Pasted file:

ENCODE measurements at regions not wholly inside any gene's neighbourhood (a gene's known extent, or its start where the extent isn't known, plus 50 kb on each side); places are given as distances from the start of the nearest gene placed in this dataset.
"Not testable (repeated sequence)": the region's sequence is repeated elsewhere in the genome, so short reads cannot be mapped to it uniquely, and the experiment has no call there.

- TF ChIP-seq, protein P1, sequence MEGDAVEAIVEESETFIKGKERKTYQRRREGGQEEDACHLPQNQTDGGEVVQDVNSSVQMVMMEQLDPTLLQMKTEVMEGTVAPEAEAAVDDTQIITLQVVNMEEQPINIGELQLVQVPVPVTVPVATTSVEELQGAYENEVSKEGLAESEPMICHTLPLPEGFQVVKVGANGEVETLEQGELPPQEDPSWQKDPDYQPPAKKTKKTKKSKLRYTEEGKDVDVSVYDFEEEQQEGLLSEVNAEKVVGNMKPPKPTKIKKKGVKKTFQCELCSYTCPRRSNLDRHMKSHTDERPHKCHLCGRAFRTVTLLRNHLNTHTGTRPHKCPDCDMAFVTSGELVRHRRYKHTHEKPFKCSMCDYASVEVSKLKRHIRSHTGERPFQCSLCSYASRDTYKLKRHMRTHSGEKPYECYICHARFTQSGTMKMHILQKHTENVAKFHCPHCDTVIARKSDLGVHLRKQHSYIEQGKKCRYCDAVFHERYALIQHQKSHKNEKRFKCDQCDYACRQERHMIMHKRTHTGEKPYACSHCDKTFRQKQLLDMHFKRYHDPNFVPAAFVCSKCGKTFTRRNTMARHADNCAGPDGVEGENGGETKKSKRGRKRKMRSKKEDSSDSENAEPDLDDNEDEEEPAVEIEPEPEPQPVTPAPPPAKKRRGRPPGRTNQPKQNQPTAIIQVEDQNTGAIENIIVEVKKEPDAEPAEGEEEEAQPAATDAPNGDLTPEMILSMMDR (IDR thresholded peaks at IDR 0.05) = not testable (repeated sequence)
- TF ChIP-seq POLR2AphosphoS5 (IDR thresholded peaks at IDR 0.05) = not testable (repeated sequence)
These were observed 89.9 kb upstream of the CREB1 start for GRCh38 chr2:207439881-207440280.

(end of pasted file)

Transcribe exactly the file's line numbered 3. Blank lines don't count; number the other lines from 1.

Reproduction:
- TF ChIP-seq, protein P1, sequence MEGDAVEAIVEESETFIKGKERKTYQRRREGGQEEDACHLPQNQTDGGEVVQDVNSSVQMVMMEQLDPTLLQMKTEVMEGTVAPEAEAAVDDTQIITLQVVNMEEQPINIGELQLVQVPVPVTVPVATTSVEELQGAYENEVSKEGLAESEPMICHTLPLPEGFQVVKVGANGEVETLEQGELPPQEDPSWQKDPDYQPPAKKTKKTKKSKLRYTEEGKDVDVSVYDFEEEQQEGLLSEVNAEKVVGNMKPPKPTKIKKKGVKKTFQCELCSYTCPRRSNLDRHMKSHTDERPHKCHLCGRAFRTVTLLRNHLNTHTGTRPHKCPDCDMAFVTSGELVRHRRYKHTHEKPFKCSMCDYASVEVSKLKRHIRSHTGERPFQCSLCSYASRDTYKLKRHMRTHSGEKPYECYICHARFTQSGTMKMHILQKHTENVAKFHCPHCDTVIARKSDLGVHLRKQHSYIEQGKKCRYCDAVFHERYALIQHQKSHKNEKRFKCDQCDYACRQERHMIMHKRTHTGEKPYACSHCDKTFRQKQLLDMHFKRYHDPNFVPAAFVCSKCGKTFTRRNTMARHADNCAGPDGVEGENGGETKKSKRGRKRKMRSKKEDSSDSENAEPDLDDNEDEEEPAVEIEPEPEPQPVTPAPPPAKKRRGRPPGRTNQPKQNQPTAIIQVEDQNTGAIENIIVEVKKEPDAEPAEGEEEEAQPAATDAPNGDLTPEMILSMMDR (IDR thresholded peaks at IDR 0.05) = not testable (repeated sequence)